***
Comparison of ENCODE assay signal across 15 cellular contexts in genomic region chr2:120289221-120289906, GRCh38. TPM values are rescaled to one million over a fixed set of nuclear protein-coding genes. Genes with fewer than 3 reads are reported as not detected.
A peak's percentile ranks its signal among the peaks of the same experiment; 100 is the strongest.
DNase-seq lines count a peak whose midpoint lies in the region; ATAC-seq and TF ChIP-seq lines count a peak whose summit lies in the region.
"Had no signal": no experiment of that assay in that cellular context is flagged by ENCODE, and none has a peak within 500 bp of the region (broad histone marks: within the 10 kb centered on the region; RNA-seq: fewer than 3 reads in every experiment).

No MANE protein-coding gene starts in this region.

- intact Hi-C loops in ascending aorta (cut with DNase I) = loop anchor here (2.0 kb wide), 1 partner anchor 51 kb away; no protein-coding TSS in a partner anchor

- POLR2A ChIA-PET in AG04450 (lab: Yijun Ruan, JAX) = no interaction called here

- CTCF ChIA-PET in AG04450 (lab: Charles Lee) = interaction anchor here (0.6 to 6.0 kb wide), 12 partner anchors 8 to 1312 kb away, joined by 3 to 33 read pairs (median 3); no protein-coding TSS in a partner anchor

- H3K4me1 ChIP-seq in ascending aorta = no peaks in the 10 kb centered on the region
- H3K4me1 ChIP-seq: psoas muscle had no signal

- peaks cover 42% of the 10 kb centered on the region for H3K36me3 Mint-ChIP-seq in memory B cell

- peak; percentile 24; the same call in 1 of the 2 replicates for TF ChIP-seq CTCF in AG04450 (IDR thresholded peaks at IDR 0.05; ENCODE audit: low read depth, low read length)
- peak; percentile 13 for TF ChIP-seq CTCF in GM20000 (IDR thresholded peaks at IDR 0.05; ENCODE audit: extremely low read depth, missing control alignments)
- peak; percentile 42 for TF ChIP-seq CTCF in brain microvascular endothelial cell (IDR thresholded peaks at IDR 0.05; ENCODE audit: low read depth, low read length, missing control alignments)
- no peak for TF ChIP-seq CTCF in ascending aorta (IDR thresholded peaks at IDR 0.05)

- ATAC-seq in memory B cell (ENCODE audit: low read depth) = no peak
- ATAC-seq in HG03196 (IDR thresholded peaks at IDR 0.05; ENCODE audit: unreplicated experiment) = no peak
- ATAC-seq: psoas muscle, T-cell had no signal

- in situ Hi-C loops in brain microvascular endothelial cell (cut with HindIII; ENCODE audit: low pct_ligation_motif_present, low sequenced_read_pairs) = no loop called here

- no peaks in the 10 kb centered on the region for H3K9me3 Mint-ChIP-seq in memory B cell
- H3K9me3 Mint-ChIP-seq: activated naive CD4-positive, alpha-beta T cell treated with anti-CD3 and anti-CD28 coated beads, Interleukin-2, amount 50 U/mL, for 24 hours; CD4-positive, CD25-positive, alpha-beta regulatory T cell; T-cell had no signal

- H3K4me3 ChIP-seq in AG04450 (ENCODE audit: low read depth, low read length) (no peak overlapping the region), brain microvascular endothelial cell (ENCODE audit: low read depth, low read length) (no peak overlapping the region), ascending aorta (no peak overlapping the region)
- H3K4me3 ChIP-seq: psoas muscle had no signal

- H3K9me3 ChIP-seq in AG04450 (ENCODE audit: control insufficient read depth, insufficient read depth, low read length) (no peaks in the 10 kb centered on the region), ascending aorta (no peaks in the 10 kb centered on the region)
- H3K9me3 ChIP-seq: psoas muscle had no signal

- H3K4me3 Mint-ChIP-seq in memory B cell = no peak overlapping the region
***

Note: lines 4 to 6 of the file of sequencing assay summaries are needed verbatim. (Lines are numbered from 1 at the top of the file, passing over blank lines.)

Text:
"Had no signal": no experiment of that assay in that cellular context is flagged by ENCODE, and none has a peak within 500 bp of the region (broad histone marks: within the 10 kb centered on the region; RNA-seq: fewer than 3 reads in every experiment).

No MANE protein-coding gene starts in this region.

- intact Hi-C loops in ascending aorta (cut with DNase I) = loop anchor here (2.0 kb wide), 1 partner anchor 51 kb away; no protein-coding TSS in a partner anchor